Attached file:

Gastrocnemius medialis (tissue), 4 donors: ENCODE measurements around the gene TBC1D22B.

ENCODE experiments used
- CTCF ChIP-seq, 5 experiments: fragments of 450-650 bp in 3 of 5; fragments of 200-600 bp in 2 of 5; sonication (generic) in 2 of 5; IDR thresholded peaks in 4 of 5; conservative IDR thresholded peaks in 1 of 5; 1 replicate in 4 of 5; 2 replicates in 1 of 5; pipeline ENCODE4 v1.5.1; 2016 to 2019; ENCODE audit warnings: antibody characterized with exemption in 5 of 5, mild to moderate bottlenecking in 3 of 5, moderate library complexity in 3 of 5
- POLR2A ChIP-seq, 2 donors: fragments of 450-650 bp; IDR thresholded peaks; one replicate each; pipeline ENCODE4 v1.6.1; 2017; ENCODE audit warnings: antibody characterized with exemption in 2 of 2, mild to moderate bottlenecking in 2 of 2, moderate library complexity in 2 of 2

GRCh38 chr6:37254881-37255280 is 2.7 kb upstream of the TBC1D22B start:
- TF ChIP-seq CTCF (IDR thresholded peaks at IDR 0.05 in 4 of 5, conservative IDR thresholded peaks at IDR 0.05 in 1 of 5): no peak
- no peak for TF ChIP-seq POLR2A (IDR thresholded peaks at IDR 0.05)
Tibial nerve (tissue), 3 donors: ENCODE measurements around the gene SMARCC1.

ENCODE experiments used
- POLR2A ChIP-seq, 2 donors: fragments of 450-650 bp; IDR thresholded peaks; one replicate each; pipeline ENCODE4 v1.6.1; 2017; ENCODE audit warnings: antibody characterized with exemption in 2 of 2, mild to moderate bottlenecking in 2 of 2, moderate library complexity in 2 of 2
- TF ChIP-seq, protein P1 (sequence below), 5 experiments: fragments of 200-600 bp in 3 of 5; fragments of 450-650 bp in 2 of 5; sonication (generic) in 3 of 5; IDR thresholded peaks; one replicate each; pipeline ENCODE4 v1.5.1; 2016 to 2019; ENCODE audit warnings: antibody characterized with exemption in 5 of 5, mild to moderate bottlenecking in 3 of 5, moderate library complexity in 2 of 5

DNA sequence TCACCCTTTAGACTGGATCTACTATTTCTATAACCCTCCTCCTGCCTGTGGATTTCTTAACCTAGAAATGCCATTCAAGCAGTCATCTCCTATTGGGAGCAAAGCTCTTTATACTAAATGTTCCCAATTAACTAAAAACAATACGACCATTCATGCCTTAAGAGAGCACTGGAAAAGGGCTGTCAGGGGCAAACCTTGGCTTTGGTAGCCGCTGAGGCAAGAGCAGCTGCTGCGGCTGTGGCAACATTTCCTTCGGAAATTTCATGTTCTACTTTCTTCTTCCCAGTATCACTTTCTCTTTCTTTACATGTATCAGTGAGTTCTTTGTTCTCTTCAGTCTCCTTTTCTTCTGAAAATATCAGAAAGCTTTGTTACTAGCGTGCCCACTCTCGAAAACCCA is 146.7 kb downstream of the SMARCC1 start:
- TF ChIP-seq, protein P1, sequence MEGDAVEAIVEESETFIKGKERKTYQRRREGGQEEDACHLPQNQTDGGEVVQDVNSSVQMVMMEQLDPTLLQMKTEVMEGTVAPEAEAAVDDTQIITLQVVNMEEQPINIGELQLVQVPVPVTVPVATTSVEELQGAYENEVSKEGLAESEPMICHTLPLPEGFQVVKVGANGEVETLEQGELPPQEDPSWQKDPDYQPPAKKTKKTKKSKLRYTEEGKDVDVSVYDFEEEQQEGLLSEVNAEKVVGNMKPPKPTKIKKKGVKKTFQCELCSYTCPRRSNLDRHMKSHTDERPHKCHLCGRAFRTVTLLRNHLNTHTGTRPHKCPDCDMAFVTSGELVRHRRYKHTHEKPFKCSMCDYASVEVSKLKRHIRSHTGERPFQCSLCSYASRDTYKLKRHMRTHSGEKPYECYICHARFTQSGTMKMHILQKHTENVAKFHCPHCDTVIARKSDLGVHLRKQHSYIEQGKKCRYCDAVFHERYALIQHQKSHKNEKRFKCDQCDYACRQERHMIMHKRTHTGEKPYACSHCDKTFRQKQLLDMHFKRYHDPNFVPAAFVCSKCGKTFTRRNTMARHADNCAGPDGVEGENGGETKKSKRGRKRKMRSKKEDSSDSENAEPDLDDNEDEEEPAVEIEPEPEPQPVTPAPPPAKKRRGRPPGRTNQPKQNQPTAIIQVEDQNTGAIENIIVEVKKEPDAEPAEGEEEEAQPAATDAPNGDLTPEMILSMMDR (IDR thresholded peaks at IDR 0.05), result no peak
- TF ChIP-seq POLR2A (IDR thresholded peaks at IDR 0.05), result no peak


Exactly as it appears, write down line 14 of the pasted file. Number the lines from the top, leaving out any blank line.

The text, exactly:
- TF ChIP-seq POLR2A (IDR thresholded peaks at IDR 0.05), result no peak